For especially fussy children, it is important to work with them to discover additional – but healthy – foods that they like and will eat. Making up their very own “tasting plate” of new fruits, vegetables and healthier alternative to their favourite snacks (for example, rice cakes instead of crisps) at home will make them feel that they are in charge of their new, improved diet and your child might just surprise you with what is pleasing to their palette!
Children with healthier diets are usually better behaved and are far less likely to face weight problems, both in their youth and in adulthood. This leads nicely into the next potential resolution…
Get More Exercise (and/or lose weight!)
It is very important to not make losing weight a resolution for children that are of a healthy weight or just a few pounds over that which is suitable for their height, since this can stimulate an obsession with ones appearance and/or the number on the scale which can carry on into adulthood. For children whose health is suffering as a result of being overweight however, introducing more physical – but fun – activities into their lives is a simple way of aiding your child’s fat loss (no young child should ever be made to run laps!)
The majority of children would benefit from being more active, regardless of their size – did you know that children are supposed to engage in an hour of aerobic exercise each and every day?
Even if there has been no concerns raised by health practitioners or your child’s school regarding their weight, the prevention of obesity is definitely better than the cure. You may not have the time to regularly take your child to the local play park or leisure centre but you can help to ensure that your child’s activity levels are substantial enough by installing various play systems into your back garden; trampolines, climbing frames, swingsets and a Swing-Ball kit are sure to see your kid moving more without the need for any additional encouragement!
Make More Friends
Making new friends is important for every child, regardless of their current popularity levels. Encouraging your child to reach out to kids who appear to be lonely on the playground will provide them with a well-rounded, approachable personality in time. If your child happens to be the person who spends school break times on their lonesome, it is important to encourage them to approach others – even rejections from peers can be beneficial to a child’s character since it is obvious that not every person they encounter during their lifetime will be of a friendly nature.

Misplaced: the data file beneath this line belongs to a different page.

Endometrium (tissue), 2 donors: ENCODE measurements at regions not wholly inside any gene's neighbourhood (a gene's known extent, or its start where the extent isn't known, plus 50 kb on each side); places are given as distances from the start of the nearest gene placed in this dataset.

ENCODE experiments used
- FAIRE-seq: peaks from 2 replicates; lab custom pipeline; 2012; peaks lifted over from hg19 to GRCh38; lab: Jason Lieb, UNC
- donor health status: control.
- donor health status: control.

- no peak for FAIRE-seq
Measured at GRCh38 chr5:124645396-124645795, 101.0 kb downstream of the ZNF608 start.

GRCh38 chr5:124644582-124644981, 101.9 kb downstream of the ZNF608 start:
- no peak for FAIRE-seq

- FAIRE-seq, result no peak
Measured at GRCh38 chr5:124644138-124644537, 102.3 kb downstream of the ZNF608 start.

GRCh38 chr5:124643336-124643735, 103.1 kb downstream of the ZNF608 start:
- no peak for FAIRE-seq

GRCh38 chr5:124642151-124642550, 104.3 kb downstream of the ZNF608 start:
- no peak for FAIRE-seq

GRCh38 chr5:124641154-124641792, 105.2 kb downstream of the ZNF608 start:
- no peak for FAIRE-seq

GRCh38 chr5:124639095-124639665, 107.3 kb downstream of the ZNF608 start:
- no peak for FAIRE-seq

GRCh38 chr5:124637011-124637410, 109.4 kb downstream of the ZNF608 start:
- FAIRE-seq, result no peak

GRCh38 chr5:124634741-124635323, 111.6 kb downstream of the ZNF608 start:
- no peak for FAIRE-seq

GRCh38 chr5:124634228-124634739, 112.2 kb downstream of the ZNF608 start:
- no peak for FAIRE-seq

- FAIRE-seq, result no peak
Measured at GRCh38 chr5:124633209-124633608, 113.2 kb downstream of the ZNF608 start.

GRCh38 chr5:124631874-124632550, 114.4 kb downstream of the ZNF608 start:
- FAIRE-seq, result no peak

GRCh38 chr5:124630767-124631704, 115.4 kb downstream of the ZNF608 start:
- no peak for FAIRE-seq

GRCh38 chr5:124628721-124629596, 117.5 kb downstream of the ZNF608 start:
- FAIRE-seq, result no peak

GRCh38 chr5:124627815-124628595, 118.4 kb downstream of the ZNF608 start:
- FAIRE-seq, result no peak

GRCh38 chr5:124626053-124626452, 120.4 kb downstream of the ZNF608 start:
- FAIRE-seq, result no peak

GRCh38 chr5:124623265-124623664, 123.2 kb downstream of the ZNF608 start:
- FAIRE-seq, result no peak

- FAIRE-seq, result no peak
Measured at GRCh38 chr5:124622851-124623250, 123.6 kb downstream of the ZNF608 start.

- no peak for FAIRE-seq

After school clubs and activities are great for the blossoming of new friendships amongst school children thanks to shared interests and inevitable team building. Many (such as drama, football, netball and dance clubs) will also see your child engaging in more physical activity too; the importance of which I discussed above.
Throwing parties for the advent of your child’s birthday can be another effective way of increasing their social acumen but be sure that those invited are pleasant children who are not simply using your kid’s friendship to access the hired bouncy castle and birthday cake.
If your child continues to struggle to make friends it may be worth delicately speaking to their teacher since being seated elsewhere in class or being matched up with different peers for group work can make a significant difference.
About the author: Kat Cole – loves children and works at an indoor jungle gym that comprises the very best play systems.